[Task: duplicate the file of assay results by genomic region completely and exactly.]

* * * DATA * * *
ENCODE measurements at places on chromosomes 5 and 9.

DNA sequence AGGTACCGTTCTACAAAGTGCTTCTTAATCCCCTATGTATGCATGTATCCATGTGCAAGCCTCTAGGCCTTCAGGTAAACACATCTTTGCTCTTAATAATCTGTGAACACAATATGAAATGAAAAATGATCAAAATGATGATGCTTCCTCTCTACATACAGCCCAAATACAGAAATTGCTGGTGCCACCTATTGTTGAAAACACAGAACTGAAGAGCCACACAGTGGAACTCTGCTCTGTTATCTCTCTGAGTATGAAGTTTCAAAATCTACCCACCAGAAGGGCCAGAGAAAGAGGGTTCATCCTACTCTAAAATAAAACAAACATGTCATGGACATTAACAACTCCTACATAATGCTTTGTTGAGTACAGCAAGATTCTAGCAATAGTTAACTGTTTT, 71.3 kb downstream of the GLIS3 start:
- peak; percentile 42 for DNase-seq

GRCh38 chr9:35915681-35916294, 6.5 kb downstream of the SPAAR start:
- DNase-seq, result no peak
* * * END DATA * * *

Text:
ENCODE measurements at places on chromosomes 5 and 9.

DNA sequence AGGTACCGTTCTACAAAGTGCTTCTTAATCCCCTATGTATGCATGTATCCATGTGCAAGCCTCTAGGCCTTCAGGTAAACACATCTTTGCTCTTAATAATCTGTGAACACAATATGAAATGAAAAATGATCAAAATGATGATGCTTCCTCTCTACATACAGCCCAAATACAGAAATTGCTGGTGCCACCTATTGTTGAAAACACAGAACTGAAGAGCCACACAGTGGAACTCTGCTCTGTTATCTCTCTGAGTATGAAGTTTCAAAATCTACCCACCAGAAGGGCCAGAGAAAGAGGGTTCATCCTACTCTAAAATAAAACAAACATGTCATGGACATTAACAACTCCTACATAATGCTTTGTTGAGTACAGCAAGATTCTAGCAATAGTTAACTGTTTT, 71.3 kb downstream of the GLIS3 start:
- peak; percentile 42 for DNase-seq

GRCh38 chr9:35915681-35916294, 6.5 kb downstream of the SPAAR start:
- DNase-seq, result no peak